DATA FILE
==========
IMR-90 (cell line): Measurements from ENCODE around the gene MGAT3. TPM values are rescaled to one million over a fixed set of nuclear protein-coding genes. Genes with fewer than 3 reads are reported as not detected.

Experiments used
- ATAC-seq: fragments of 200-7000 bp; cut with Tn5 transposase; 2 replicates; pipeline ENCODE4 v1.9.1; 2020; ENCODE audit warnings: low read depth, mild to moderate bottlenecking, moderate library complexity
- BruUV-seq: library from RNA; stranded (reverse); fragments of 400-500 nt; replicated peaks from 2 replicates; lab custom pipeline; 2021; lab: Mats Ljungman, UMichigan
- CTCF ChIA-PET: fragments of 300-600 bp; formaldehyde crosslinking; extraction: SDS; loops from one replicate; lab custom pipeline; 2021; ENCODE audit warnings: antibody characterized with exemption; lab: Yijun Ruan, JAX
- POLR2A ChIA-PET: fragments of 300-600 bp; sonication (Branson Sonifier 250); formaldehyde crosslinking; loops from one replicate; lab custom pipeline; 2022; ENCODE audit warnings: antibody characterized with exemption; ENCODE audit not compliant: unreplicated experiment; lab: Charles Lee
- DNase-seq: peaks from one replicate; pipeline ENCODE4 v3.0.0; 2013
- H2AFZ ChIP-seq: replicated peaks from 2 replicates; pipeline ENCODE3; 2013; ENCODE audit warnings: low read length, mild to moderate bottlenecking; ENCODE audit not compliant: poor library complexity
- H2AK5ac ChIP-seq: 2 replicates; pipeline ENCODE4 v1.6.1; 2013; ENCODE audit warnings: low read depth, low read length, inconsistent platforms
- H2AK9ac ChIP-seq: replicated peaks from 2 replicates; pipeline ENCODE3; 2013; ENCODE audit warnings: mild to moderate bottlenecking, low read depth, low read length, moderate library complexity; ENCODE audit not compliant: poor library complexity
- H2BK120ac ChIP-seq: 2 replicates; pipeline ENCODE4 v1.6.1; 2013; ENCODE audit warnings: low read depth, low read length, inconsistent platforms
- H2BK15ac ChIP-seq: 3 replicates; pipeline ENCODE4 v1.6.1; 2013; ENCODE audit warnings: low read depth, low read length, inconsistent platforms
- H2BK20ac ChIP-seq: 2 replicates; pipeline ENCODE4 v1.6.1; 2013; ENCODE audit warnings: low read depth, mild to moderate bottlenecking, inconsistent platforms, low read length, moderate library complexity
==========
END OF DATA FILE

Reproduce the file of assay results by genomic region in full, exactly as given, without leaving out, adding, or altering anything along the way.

IMR-90 (cell line): Measurements from ENCODE around the gene MGAT3. TPM values are rescaled to one million over a fixed set of nuclear protein-coding genes. Genes with fewer than 3 reads are reported as not detected.

Experiments used
- ATAC-seq: fragments of 200-7000 bp; cut with Tn5 transposase; 2 replicates; pipeline ENCODE4 v1.9.1; 2020; ENCODE audit warnings: low read depth, mild to moderate bottlenecking, moderate library complexity
- BruUV-seq: library from RNA; stranded (reverse); fragments of 400-500 nt; replicated peaks from 2 replicates; lab custom pipeline; 2021; lab: Mats Ljungman, UMichigan
- CTCF ChIA-PET: fragments of 300-600 bp; formaldehyde crosslinking; extraction: SDS; loops from one replicate; lab custom pipeline; 2021; ENCODE audit warnings: antibody characterized with exemption; lab: Yijun Ruan, JAX
- POLR2A ChIA-PET: fragments of 300-600 bp; sonication (Branson Sonifier 250); formaldehyde crosslinking; loops from one replicate; lab custom pipeline; 2022; ENCODE audit warnings: antibody characterized with exemption; ENCODE audit not compliant: unreplicated experiment; lab: Charles Lee
- DNase-seq: peaks from one replicate; pipeline ENCODE4 v3.0.0; 2013
- H2AFZ ChIP-seq: replicated peaks from 2 replicates; pipeline ENCODE3; 2013; ENCODE audit warnings: low read length, mild to moderate bottlenecking; ENCODE audit not compliant: poor library complexity
- H2AK5ac ChIP-seq: 2 replicates; pipeline ENCODE4 v1.6.1; 2013; ENCODE audit warnings: low read depth, low read length, inconsistent platforms
- H2AK9ac ChIP-seq: replicated peaks from 2 replicates; pipeline ENCODE3; 2013; ENCODE audit warnings: mild to moderate bottlenecking, low read depth, low read length, moderate library complexity; ENCODE audit not compliant: poor library complexity
- H2BK120ac ChIP-seq: 2 replicates; pipeline ENCODE4 v1.6.1; 2013; ENCODE audit warnings: low read depth, low read length, inconsistent platforms
- H2BK15ac ChIP-seq: 3 replicates; pipeline ENCODE4 v1.6.1; 2013; ENCODE audit warnings: low read depth, low read length, inconsistent platforms
- H2BK20ac ChIP-seq: 2 replicates; pipeline ENCODE4 v1.6.1; 2013; ENCODE audit warnings: low read depth, mild to moderate bottlenecking, inconsistent platforms, low read length, moderate library complexity